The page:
4 myths about learning to speak English

September 1, 2014
1 September 2014,
 3

In an era where humans are making gigantic progress in fields such as biotechnology, ecommerce and nano-science, language learning is one area where we still seem to rely on the same methods that we have been using since the start of the century.Most English teachers from around the world still place a lot of emphasis on perfecting grammar and vocabulary. There are also still a lot of Spoken English programs where students are given writing assignments as homework.  In some cases, some of these traditional philosophies have made its’ way in to the Internet as Online Spoken English programs or as English classes over Skype.

However, what most non-native  learners around the world have found is that just changing to an online classroom setting or having English classes via Skype will not make any difference if the methodology used to teach English is outdated and obsolete. So in this blog post, let’s take a closer look at some of age old myths on Spoken English teaching.

Learning to speak English

 

Myth #1: You must perfect grammar before you start speaking in English

 

This probably is the biggest myth out there on learning to speak English. Most English educators still try to dump tens and thousands of grammar rules in to their students’ heads only to create a huge barrier in the students mind. As shown in many studies conducted across the world and across multiple languages, most students who try to master grammar before getting an intuitive feel of how the language flows fail miserably or give up, out of lack of confidence.

Think about how you started speaking your native language. Did you start by learning all the grammar in the world or did you just speak? The same approach works with leaning to speak English. Once you get in to the habit of having conversations in English, you start speaking freely and the grammar rules you have learned so far start making more sense to you.

This is why Spoken English Practice follows an approach where emphasis is placed getting students to have conversations in English rather than to waste time learning millions of grammar rules. At Spoken English Practice, our sessions are 100% real life conversations students have with native English speakers.

(BTW, a great FREE resource for anything related to English grammar is Grammarly.com. And there are tones more great free resources out there, so why pay for grammar lessons?)

 

 

Myth #2: Practicing Spoken English with non-natives is the same as practicing Spoken English with natives:

 

Practicing speaking in English with anyone is a good practice however for best results you need to have most conversations with native English speakers. Speaking English is extremely habitual, and if you have most of your English conversations with non-native English speakers who themselves are not fluent or do not have the right pronunciation, you are most likely to form the same flawed language patterns.

That is why we only pair non-native English speakers with native English speakers in our Online Spoken English classes. We have found that this is the most effective way for English language learners to get better. Of course practicing English with non-native English speakers is better than not having any English conversations at all but comes with risks such as bad habit forming.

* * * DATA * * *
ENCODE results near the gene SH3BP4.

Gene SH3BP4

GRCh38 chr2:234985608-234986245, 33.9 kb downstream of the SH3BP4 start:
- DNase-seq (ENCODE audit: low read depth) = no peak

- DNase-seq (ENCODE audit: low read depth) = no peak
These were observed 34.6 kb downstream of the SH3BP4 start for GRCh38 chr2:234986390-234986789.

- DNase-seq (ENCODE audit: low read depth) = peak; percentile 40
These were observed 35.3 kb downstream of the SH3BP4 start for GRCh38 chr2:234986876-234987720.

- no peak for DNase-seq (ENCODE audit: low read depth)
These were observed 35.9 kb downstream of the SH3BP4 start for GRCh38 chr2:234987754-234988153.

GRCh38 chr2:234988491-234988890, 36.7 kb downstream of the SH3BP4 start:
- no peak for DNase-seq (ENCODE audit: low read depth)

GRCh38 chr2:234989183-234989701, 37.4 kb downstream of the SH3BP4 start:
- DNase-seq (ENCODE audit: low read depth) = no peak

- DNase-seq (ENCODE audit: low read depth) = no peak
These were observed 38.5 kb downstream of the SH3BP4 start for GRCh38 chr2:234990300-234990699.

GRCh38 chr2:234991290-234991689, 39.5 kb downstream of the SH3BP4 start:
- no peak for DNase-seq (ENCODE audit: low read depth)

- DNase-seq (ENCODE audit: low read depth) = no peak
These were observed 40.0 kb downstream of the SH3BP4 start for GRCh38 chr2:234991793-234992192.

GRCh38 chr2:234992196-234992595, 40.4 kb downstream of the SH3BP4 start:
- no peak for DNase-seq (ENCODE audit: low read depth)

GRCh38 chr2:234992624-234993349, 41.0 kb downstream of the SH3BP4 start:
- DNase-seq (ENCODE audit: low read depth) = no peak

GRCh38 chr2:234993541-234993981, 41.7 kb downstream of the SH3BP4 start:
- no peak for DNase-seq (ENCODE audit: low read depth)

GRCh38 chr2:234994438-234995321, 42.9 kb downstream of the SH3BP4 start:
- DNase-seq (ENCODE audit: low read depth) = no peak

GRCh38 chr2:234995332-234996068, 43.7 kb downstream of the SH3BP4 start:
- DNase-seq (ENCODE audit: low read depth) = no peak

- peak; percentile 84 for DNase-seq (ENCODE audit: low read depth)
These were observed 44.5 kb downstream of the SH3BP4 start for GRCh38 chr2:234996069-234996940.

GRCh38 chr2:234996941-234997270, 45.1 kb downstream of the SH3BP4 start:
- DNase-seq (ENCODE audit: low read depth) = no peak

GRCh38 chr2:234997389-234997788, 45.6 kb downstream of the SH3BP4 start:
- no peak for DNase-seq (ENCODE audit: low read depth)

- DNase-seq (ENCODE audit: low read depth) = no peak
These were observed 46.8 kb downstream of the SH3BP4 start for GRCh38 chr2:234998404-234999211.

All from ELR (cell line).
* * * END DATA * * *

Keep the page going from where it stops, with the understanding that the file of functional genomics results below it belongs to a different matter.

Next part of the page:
Myth #3: You must memorize a lot of words to be fluent in English

 

A huge misconception in the ESL community is that memorizing a lot of new words is necessary to improving skills in English Speaking. English is a language that consists of millions of words and you only need about 20% of the words in about 80% of real life conversations you are going to have in your life time.

At Spoken English Practice, our focus is on helping you activate your vocabulary. It is our experience that most intermediate ESL students already know a lot of words. The challenge they face is using those words in real life conversations. In most cases, they would pause in the middle of a conversation, lost for the next word, only to find that the next word was really a word they knew very well. So the solution is not in memorizing tons of new words but to activate your existing vocabulary by practicing with native English speakers.

 

 

Myth #4: You cannot improve your spoken English as an adult

 

It is absolutely possible to improve your skills in English as an adult. Believing to not to do so is really foolish.

Think of your friends who have lived a few years in an English speaking country, whether for work or for studies. You will realize that their English has become much better that then left. You will see that they have improved their pronunciation, speak clearer and have become more fluent. If you ask them whether they formally leaned English when they were abroad, you will find that in most cases they did not.

The explanation to this is by living in an English speaking country, by having thousands of real life conversations in English, their brains have started to “think in English” rather than to translate from their native language.

There are thousands of examples of non native English speakers who have gone from an elementary level to an advanced level as adults. There is absolutely no reason why you cannot!